Kids Channel
Topics
Medications
Quicklinks
Related Channels

Strep Throat in Children

Symptoms of Strep Throat in Children

In general, kids older than three with strep throat have at least two out of four of these signs or symptoms:
 
  • A red and painful throat that begins suddenly
  • A fever above 101ºF (38.3ºC)
  • Red and enlarged tonsils -- there may also be white patches of pus on the tonsils or in the throat
  • Tender or swollen lymph glands in the neck.
     
A child with strep throat may also have:
 
  • Difficulty swallowing
  • White patches of pus on the tonsils or in the throat
  • A headache.
     
Loss of appetite, nausea, vomiting, and abdominal (stomach) pain can also occur. These symptoms are more common in children than in adults.
 
A cough and/or runny nose do not usually occur in someone with strep throat. These symptoms are more common with a sore throat caused by a virus. It is also uncommon for a child with strep throat to have a sore throat for more than one week.
 
Toddlers and infants usually do not have the classic signs of strep throat.
 
(Click Strep Throat in Infants to learn about symptoms that might be seen in infants or young children.)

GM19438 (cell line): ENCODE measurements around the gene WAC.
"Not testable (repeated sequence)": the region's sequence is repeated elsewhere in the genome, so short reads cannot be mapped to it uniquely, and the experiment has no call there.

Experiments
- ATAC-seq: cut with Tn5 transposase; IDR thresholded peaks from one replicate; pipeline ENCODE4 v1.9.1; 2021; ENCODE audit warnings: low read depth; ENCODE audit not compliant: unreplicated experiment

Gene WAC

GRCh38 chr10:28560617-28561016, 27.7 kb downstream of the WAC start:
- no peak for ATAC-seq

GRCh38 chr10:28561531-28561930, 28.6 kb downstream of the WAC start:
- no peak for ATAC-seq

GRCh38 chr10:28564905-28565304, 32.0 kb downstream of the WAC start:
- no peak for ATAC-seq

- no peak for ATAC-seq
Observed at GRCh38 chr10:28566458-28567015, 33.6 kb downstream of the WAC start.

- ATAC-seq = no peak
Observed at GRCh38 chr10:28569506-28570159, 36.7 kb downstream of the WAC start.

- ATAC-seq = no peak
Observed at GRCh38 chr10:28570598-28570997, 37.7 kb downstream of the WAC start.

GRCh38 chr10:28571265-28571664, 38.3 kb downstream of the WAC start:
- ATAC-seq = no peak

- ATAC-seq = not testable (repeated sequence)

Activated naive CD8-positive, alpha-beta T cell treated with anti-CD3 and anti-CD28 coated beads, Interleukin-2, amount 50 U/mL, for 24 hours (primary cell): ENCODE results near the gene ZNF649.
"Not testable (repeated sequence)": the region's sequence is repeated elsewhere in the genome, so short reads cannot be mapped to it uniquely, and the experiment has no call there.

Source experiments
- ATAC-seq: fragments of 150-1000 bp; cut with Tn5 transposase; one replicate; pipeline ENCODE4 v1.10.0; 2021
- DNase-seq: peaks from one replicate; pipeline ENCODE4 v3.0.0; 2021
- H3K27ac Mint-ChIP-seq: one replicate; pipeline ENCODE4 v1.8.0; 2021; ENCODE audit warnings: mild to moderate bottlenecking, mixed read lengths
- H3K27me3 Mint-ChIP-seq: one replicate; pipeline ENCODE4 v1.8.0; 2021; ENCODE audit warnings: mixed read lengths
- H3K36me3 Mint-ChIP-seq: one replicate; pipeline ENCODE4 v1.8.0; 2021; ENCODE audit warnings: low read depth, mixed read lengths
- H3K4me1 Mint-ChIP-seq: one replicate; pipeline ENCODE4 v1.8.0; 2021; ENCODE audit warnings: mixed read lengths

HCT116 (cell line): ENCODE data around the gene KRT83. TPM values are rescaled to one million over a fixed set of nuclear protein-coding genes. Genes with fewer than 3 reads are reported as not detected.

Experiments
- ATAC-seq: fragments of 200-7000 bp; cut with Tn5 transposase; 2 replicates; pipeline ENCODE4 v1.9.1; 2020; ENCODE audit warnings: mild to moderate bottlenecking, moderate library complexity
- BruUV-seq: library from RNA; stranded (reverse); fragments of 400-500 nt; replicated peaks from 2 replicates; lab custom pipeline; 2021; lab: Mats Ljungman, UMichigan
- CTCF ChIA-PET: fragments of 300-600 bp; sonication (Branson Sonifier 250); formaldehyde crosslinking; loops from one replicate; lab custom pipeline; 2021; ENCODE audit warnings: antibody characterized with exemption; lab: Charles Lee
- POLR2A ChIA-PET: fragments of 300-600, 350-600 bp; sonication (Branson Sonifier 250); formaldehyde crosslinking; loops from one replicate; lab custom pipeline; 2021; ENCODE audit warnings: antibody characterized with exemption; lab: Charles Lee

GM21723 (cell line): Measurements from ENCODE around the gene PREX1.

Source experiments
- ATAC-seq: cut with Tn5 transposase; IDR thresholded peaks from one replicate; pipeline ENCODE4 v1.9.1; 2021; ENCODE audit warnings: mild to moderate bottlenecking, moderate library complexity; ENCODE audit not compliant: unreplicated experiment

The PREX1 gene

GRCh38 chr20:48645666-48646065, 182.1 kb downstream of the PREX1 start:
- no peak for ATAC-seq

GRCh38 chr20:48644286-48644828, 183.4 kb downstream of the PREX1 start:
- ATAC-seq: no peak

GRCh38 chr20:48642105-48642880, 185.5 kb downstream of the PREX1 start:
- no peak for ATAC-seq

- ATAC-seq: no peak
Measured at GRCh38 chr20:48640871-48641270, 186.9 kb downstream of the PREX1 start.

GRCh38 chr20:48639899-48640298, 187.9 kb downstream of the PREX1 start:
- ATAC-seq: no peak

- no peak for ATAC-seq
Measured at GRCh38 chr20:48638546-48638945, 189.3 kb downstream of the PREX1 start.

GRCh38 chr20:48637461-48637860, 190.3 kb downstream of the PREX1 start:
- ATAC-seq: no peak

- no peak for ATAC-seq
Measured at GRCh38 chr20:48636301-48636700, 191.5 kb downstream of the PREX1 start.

How Is It Diagnosed?

If you think your child might have strep throat, you should visit your child's healthcare provider. If your child is diagnosed with strep, antibiotic treatment is important for a couple of reasons, including:
 
With treatment, these situations are largely eliminated.
 
To diagnose strep throat, your child's healthcare provider will do a throat swab, which takes a sample of fluids from the back of the throat. This sample will be used for a throat culture, or a rapid strep test. These tests look for signs of the bacteria that cause strep throat.
 
4 Relationship Skills for People With ADHD

Strep Throat Information

Terms of Use
Advertise with Us
Contact Us
About eMedTV
Privacy Policy
Copyright © 2006-2017 Clinaero, Inc.
eMedTV serves only as an informational resource. This site does not dispense medical advice or advice of any kind. Site users seeking medical advice about their specific situation should consult with their own physician. Click Terms of Use for more information.